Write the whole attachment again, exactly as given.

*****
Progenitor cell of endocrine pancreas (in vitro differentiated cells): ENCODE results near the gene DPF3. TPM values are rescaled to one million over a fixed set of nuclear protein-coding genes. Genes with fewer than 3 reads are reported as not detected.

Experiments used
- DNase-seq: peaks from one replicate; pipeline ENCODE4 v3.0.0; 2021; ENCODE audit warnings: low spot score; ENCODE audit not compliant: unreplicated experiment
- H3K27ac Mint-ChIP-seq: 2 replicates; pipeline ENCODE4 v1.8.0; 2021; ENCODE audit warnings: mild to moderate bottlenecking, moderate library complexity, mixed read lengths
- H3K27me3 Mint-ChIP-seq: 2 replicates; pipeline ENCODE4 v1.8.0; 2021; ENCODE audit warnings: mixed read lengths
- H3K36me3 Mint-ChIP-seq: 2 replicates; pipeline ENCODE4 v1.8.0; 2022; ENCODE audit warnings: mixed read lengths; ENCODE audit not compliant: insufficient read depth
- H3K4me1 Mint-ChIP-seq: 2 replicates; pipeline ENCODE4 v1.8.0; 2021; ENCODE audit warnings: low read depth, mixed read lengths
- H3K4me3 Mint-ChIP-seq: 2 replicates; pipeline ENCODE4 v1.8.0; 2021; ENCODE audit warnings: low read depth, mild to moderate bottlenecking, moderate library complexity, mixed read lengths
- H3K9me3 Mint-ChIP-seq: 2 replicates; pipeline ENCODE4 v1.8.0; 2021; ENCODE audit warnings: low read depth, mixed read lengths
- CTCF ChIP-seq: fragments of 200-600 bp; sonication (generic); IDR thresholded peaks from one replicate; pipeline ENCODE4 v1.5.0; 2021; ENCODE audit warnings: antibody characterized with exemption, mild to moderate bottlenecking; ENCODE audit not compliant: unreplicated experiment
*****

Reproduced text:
Progenitor cell of endocrine pancreas (in vitro differentiated cells): ENCODE results near the gene DPF3. TPM values are rescaled to one million over a fixed set of nuclear protein-coding genes. Genes with fewer than 3 reads are reported as not detected.

Experiments used
- DNase-seq: peaks from one replicate; pipeline ENCODE4 v3.0.0; 2021; ENCODE audit warnings: low spot score; ENCODE audit not compliant: unreplicated experiment
- H3K27ac Mint-ChIP-seq: 2 replicates; pipeline ENCODE4 v1.8.0; 2021; ENCODE audit warnings: mild to moderate bottlenecking, moderate library complexity, mixed read lengths
- H3K27me3 Mint-ChIP-seq: 2 replicates; pipeline ENCODE4 v1.8.0; 2021; ENCODE audit warnings: mixed read lengths
- H3K36me3 Mint-ChIP-seq: 2 replicates; pipeline ENCODE4 v1.8.0; 2022; ENCODE audit warnings: mixed read lengths; ENCODE audit not compliant: insufficient read depth
- H3K4me1 Mint-ChIP-seq: 2 replicates; pipeline ENCODE4 v1.8.0; 2021; ENCODE audit warnings: low read depth, mixed read lengths
- H3K4me3 Mint-ChIP-seq: 2 replicates; pipeline ENCODE4 v1.8.0; 2021; ENCODE audit warnings: low read depth, mild to moderate bottlenecking, moderate library complexity, mixed read lengths
- H3K9me3 Mint-ChIP-seq: 2 replicates; pipeline ENCODE4 v1.8.0; 2021; ENCODE audit warnings: low read depth, mixed read lengths
- CTCF ChIP-seq: fragments of 200-600 bp; sonication (generic); IDR thresholded peaks from one replicate; pipeline ENCODE4 v1.5.0; 2021; ENCODE audit warnings: antibody characterized with exemption, mild to moderate bottlenecking; ENCODE audit not compliant: unreplicated experiment